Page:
Time to Clean Up State Elections

Blog contributor 
Affiliated Fellow

Following Monday’s ISPS conference, “Purchasing Power: Money, Politics, and Inequality,” Raph Graybill, ISPS Affiliated Fellow, reflects on the role of money in the context of state politics, specifically his home state of Montana. He warns that the negative consequences of the campaign finance arms race in federal elections could also hurt good government at the local level.



U.S. Sen. Max Baucus isn’t running for office again, and I can’t imagine why the Montana Democrat would ever want to.

Running for public office in modern America is a painful, grueling and ugly process.

As newly-elected Senator Chris Murphy, D-Conn., said at a conference this week, “The first question for prospective candidates is, ‘Are you willing to be a telemarketer for the next 24 months of your life?’”

Candidates for federal office spend four to six hours on the phone “dialing for dollars” —calling wealthy donors asking for thousand-dollar donations —nearly every day in the years leading up to an election. The reason: With the immense growth in campaign spending and the growing influence of outside spending groups, candidates can’t afford not to be raising money. If they don’t, they’ll be outgunned, their voice drowned out in the deluge of political advertising that money buys.

This is the campaign finance arms race. Raise money to keep up, or risk falling behind as outside groups fill the political vacuum. The arms race mentality has infected federal politics, and if dark money groups have their way here in Montana, it may soon characterize our state politics as well.

While all this is very exciting for political junkies and the media outlets selling advertising time, its negative effects on the creation of public policy are profound. Sen. Murphy, who recently went through a bruising election battle himself, argued that the campaign finance arms race in federal elections hurts good government in at least three distinct ways.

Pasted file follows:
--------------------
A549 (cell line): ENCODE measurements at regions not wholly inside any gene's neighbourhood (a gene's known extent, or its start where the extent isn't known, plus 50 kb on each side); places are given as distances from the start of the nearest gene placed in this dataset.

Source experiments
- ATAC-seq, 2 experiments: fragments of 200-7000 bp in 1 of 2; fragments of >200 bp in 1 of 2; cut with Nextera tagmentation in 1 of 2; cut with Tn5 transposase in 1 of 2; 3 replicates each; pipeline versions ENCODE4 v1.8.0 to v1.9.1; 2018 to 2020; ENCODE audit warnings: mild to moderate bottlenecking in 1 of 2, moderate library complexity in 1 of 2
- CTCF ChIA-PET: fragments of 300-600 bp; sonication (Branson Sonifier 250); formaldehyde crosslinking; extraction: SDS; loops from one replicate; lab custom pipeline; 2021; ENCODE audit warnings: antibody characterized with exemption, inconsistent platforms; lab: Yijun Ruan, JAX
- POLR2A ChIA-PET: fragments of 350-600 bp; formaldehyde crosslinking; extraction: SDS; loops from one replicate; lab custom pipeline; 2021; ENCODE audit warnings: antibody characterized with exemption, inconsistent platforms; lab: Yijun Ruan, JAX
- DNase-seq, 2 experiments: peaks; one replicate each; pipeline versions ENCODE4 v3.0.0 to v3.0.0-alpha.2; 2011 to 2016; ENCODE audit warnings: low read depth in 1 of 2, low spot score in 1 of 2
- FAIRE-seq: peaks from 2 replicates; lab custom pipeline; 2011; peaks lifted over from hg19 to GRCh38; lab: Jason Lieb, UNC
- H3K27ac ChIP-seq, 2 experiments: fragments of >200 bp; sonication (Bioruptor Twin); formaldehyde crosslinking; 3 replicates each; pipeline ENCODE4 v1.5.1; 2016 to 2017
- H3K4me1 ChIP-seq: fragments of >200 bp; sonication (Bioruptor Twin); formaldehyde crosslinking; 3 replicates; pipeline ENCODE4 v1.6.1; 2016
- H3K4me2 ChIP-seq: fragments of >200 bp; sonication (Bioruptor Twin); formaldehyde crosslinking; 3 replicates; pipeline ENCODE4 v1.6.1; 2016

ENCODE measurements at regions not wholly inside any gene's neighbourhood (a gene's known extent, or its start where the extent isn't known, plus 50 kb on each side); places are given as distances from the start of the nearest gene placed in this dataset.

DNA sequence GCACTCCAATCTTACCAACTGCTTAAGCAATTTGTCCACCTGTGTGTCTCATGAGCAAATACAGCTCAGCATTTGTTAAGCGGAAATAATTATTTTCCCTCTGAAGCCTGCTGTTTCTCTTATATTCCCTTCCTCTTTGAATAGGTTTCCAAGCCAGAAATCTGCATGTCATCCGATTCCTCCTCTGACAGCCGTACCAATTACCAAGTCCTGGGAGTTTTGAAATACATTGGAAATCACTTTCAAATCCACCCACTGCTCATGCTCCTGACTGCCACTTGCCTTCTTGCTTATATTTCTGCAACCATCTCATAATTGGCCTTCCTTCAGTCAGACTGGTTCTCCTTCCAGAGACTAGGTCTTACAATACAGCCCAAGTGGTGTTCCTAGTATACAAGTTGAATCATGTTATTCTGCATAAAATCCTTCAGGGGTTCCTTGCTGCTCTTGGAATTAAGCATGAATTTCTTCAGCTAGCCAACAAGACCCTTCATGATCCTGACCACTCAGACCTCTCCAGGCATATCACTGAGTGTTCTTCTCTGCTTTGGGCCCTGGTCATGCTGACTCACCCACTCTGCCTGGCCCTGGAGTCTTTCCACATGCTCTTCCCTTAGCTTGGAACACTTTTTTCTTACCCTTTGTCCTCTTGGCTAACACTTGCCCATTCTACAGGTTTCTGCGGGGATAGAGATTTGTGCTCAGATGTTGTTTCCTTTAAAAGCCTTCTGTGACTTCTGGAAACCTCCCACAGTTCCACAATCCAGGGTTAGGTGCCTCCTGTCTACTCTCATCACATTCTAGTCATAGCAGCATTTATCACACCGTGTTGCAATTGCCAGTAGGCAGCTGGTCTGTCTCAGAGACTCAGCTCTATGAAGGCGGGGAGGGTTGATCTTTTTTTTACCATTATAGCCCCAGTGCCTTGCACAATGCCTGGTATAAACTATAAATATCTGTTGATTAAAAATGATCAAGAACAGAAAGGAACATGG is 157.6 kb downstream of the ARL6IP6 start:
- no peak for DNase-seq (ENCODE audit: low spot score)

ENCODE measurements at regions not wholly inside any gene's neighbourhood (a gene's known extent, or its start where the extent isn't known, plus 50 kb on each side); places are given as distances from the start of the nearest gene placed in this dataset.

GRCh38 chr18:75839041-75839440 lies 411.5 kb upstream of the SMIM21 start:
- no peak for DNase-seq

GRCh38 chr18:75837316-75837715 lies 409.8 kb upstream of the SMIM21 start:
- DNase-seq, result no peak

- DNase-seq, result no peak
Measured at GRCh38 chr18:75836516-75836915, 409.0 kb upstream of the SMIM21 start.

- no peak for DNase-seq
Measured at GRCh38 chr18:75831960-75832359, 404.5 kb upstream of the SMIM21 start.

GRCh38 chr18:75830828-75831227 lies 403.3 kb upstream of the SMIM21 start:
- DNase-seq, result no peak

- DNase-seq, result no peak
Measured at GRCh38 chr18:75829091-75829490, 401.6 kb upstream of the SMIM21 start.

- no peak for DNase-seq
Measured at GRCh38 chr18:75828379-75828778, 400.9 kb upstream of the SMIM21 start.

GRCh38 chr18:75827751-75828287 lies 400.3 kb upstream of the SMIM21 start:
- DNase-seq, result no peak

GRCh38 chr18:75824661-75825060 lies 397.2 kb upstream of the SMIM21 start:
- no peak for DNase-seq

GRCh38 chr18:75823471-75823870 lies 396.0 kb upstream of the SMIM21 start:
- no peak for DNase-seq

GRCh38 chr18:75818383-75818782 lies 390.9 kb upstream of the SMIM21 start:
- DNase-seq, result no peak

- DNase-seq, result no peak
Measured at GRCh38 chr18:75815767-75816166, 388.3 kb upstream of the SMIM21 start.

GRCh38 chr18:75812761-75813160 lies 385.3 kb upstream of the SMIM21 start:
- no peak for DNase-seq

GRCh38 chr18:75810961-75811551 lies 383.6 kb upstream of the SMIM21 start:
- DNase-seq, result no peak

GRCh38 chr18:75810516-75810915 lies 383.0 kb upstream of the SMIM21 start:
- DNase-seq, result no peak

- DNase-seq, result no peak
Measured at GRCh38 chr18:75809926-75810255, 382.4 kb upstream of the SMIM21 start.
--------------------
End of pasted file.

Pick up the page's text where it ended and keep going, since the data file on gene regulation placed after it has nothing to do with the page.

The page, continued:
First, the arms race impacts the quality of candidates running for office. The immense need to raise money drives good candidates away from the process, and the skills associated with effective fundraising are not necessarily the same skills needed for leadership in government.

Second, the arms race affects the way public officials allocate their time. The hours that candidates spend pleading for contributions are hours that they don’t spend meeting with a wider set of constituents. It goes without saying that would-be donors have a different set of concerns than whole districts.

Third, the arms race affects the overall tenor of political debate. Loud, partisan posturing raises more money from base voters than pronouncements of moderation and cooperation. The cumulative effect is a national political system whose participants must divide against themselves in order to survive.

This is federal politics today. It’s the reality that Baucus’ successor, Democrat or Republican, will have to face in Washington, and it’s the reality we’ll have to face on our television sets back home as the next big federal campaign gets underway.

But, for now, this isn’t the campaign that your state representative will run. For him or her, a free hour is still better spent knocking on doors and meeting voters like us than raising thousands of dollars over the phone.

That might all change if we leave the spigot open for dark money groups to spend freely —and secretly —in our elections. With dark money unchecked, candidates will have to raise more to keep up, and the arms race mentality will infect our state politics.

There is a way out. During the session, Gov. Steve Bullock, a Democrat, and state Sen. Jim Peterson, a Republican, teamed up to propose a bill that would force dark money groups to disclose their activities in Montana elections.

If passed, this proposal would have taken the first step toward heading off the arms race: making sure that everyone plays by the same rules, and that cheaters get caught. It’s a first step that we have to take, and it is within our reach.

A minority of legislators blocked the Bullock-Peterson proposal, but the reform majority isn’t going away. We need to demand action because the growing pressure of campaign money isn’t going away either.

I’d like to believe that the political disagreements we have in Montana are motivated by sincere differences of belief, not fundraising gimmicks. Unless we want politics in Helena to look like politics in Washington, we have to stem the influence of dark money and the political arms race that follows it.

Raph Graybill is a Great Falls native, Rhodes Scholar and longtime political campaign worker and is studying for a law degree at Yale Law School.


This was originally posted on greatfallstribune.com and is reposted with permission.

Note: This article gives the views of the author, and not the position of the Lux et Data blog, nor of ISPS.